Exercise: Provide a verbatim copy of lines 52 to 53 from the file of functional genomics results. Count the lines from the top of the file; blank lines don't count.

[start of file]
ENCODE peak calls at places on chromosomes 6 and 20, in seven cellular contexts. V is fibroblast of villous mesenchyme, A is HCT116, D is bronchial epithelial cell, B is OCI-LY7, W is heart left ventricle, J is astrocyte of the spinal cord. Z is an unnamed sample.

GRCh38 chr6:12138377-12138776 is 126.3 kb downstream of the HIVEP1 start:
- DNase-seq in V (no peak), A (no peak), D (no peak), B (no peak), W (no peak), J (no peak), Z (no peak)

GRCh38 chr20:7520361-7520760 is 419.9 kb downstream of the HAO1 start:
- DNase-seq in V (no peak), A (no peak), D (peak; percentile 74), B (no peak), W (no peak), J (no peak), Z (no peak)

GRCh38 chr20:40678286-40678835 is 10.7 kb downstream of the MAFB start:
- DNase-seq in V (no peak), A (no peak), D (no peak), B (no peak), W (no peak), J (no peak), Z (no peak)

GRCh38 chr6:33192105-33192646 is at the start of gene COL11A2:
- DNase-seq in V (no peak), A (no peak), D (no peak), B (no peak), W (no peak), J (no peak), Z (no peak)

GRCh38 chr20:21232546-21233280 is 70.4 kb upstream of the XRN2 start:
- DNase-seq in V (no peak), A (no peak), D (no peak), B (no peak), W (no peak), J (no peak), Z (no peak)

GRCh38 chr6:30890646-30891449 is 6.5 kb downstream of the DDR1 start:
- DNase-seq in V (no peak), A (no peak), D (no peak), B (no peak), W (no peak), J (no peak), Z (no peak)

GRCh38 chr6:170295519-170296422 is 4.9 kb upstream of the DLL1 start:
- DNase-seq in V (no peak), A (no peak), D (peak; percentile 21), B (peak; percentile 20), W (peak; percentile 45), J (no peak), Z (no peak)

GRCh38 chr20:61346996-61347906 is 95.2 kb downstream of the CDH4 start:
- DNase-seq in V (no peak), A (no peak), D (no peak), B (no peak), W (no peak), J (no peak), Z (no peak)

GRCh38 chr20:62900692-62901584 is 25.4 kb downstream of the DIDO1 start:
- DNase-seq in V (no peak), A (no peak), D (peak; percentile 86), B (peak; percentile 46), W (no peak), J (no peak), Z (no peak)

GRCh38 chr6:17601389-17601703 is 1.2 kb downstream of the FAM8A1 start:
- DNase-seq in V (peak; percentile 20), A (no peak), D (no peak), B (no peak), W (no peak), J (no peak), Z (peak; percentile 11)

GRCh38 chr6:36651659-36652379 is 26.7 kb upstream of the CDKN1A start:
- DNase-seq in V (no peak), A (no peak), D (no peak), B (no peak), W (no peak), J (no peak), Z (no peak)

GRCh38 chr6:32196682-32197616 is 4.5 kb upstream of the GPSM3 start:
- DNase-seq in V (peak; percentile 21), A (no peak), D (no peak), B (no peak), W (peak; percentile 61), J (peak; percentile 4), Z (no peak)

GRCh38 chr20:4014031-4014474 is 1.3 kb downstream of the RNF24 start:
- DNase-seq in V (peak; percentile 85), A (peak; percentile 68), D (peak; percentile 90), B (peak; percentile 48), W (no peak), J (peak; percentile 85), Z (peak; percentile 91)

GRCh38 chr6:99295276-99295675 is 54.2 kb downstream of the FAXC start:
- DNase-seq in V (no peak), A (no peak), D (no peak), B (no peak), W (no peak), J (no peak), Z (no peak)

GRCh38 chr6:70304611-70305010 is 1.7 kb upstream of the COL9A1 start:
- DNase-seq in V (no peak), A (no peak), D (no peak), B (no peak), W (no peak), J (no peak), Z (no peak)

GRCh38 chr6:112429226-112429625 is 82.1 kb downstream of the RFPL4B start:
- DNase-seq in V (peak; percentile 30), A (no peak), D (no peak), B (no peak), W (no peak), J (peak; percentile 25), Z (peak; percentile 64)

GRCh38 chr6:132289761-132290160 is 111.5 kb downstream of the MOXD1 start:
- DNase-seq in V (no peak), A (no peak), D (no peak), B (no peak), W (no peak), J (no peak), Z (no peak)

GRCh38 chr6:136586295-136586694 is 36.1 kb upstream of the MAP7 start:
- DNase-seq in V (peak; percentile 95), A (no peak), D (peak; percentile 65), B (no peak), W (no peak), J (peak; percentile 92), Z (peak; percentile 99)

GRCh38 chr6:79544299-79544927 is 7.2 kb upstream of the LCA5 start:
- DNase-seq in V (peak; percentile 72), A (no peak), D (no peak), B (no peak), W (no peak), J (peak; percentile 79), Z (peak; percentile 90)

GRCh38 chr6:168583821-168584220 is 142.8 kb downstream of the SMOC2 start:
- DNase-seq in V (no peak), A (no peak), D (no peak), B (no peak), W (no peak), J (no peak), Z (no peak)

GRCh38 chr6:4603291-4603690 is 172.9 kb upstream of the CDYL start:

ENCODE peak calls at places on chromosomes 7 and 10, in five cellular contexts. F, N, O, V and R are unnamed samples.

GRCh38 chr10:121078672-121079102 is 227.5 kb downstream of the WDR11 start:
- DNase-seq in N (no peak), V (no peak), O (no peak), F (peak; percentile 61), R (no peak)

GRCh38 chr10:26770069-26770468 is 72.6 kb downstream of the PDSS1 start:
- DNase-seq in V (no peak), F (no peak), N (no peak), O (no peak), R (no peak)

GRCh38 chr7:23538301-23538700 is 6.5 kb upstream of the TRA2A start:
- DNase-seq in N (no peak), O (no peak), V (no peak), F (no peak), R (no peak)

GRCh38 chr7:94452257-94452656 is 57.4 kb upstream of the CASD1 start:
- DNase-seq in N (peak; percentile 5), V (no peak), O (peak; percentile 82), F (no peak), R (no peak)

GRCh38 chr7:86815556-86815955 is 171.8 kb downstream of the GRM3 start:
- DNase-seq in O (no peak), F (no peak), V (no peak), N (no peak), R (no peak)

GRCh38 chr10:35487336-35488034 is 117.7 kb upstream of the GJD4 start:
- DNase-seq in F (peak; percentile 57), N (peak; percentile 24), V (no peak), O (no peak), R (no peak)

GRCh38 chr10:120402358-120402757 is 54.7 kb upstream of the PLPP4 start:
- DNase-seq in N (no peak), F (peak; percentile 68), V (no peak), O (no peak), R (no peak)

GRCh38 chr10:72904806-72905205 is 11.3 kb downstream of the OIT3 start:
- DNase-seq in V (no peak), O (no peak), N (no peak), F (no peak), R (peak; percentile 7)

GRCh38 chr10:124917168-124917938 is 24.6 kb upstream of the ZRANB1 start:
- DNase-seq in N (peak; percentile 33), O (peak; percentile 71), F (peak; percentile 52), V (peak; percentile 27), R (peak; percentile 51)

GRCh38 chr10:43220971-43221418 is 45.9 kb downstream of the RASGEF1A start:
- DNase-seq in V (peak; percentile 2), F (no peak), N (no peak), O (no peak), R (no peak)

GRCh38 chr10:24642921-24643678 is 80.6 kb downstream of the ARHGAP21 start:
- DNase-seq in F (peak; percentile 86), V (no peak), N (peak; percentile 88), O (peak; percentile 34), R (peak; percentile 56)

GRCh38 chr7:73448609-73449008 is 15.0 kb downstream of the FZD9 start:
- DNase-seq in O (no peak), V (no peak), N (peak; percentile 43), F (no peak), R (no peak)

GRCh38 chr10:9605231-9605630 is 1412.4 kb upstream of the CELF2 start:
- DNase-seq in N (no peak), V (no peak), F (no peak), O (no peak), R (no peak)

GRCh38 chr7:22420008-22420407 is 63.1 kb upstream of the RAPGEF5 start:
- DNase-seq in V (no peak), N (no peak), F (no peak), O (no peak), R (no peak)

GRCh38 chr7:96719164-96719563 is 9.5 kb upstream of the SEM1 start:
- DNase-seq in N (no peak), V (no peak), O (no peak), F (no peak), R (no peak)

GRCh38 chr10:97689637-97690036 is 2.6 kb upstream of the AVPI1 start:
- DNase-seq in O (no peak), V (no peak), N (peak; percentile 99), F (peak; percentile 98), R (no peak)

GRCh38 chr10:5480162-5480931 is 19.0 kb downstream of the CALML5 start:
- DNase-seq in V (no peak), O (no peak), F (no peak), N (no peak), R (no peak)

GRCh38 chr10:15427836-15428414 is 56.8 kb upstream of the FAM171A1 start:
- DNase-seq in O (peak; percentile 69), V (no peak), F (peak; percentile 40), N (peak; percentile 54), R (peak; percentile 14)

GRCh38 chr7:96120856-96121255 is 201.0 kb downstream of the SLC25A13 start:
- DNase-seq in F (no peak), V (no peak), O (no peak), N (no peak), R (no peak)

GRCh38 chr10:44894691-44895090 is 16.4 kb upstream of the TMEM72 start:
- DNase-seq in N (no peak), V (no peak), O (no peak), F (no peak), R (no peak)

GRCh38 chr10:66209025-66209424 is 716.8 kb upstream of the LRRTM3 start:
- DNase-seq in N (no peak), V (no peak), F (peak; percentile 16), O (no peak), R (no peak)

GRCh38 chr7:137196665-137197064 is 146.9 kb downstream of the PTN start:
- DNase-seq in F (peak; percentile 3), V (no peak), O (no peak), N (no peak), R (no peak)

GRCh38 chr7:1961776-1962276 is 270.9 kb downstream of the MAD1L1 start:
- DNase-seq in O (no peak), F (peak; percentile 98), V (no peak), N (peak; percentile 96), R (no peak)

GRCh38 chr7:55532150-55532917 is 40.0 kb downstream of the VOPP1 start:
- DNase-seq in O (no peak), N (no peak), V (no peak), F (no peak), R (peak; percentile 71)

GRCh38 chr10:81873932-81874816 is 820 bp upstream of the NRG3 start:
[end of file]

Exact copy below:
GRCh38 chr7:86815556-86815955 is 171.8 kb downstream of the GRM3 start:
- DNase-seq in O (no peak), F (no peak), V (no peak), N (no peak), R (no peak)